Bowel Disease Research Foundation and Bowel & Cancer Research to merge

  

 

Two charities which fund research into bowel cancer and other bowel diseases have announced their intention to merge.

A joint announcement by Bowel & Cancer Research and Bowel Disease Research Foundation says they share the same values and goals and will have a stronger voice if they work together.

“Our shared aim is to fund the best science and to strive towards a world where no one should die of bowel cancer nor live with chronic bowel disease. It makes sense to work towards these goals together,” said Paul Reynolds, a Trustee of Bowel & Cancer Research.

“Together the two charities have awarded grants totalling £9 million in the last 10 years and more than £3.5 million in the last five years towards research into bowel cancer and bowel disease. That positions us as the leading charity dedicated to funding research into both bowel cancer and bowel disease in the UK.

Chair of Bowel Disease Research Foundation, Asha Senapati, said: “Both boards of trustees wholeheartedly support this merger as the most effective way to fund and support the best science.

“By combining our individual strengths we are confident that we will be able to raise more money and fund more research aimed at ending the scourge of bowel cancer and chronic bowel disorders, such as Crohn’s disease and ulcerative colitis, for which there are currently no cures.”

The charities are seeking a Chief Executive to lead the new organisation.

The CEO of Bowel & Cancer Research, Deborah Gilbert, has recently left the charity. The CEO of Bowel Disease Research Foundation, Peter Rowbottom, will take up the role of Director of Fundraising in the new organisation.

A new board will include six Trustees from each charity.

The official launch will take place in 2020 when the new charity brand will be unveiled. Until then, both organisations will continue to operate individually and all obligations and commitments will be met.

Bowel & Cancer Research has a wealth of public support from charity fundraisers, as well as close ties with the National Bowel Research Centre in Whitechapel which opened in  2013 and was largely funded by the charity.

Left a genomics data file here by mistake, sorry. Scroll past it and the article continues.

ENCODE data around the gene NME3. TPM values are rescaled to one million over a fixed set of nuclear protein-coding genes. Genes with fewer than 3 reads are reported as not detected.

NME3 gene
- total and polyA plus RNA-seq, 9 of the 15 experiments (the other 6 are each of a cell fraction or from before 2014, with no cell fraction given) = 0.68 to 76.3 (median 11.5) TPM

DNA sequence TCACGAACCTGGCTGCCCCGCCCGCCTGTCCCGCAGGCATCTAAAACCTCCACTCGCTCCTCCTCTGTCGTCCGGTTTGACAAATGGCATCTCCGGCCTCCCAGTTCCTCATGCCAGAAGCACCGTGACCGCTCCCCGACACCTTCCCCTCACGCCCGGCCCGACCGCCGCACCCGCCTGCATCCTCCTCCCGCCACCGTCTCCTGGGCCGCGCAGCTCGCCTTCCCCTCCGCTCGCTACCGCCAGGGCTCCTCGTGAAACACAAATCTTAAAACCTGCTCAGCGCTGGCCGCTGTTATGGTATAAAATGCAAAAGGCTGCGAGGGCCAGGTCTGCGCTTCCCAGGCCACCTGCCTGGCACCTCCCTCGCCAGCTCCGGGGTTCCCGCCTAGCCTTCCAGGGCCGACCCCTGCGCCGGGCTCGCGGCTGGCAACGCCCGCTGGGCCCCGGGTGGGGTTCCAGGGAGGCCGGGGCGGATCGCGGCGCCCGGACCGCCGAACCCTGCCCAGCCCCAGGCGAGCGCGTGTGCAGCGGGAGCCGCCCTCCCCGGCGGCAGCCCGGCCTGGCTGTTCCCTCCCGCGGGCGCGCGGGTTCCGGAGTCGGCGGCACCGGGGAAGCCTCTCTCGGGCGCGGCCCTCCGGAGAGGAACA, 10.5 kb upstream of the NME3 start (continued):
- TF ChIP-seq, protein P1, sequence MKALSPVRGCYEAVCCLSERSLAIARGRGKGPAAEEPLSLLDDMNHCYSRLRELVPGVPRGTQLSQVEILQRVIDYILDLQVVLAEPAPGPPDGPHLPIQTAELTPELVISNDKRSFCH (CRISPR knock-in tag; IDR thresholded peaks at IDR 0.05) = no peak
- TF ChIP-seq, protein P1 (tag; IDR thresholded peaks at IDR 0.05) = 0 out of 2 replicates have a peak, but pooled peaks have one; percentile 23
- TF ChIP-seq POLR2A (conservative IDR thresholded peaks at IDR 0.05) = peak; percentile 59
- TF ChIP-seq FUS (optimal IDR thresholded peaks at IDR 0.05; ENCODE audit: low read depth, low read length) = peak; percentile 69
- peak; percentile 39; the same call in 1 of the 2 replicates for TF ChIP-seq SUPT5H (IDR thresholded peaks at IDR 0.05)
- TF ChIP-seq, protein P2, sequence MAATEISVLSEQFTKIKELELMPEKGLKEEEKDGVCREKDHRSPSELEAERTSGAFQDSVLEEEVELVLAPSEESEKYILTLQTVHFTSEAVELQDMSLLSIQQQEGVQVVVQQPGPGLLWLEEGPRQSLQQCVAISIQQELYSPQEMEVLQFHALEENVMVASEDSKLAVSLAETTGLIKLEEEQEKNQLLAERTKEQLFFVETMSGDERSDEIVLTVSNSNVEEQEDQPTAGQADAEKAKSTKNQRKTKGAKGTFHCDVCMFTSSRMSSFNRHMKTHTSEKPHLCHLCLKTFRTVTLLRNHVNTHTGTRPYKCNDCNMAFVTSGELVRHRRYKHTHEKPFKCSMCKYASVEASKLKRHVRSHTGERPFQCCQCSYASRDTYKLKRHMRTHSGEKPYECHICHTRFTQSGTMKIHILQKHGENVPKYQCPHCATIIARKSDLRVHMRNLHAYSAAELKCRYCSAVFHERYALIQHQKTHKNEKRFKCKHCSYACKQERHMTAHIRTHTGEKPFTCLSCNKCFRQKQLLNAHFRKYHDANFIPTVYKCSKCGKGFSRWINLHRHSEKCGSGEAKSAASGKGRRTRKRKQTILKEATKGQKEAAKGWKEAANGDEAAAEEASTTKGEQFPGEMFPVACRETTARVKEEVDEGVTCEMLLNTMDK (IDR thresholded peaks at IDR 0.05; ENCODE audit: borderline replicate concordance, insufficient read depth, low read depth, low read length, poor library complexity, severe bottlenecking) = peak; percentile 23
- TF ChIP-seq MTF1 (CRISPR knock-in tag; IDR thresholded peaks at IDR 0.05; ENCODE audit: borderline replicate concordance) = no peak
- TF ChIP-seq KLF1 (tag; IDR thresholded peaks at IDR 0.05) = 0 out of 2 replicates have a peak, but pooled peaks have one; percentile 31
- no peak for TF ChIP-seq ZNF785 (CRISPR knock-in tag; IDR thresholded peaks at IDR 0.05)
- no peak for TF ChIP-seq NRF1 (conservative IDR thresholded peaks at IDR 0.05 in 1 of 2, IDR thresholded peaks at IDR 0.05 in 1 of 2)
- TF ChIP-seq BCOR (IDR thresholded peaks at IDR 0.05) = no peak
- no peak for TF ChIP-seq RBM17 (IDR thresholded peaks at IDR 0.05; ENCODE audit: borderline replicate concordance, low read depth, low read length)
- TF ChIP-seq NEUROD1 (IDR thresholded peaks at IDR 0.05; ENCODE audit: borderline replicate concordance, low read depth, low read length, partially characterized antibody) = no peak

Bowel Disease Research Foundation has close ties with the Association of Coloproctology of Great Britain and Ireland. It devised The Delphi Project which brought together surgeons, consultants, physicians and patients to establish the top 25 priority areas in bowel disease research.

Both charities pride themselves on funding the best science, particularly in areas of research which are often neglected by other grant funders.  Their annual joint income in 2018 was more than £1.5 million.

Bowel Disease Research Foundation was set up in the 1990s and has invested more than £2.7 million in research projects which have improved treatments and helped set national guidelines for medical practice in the UK. It has two members of staff, based at the Royal College of Surgeons of England in London.

Bowel & Cancer Research was founded in the 1990s. Its six staff are based at the National Bowel Research Centre in London. In the last 10 years, it has invested more than £6.2 million in research into bowel cancer and other bowel-related diseases.

Staff will be based at both centres for the time being.

Both charities fund projects based at universities, hospitals and science start-ups across Great Britain and Ireland.

They have also been instrumental in brokering partnerships with other charities to help fund and deliver research projects.  It is anticipated that the new charity being created will become the go-to organisation to lead further collaborations across the sector.

Patients and members of the public play a key role in shaping and implementing the research which is funded by each organisation.

Both charities are currently engaging with stakeholders to implement the merger and develop the strategic direction of the new organisation.

Further details will be released in 2020.

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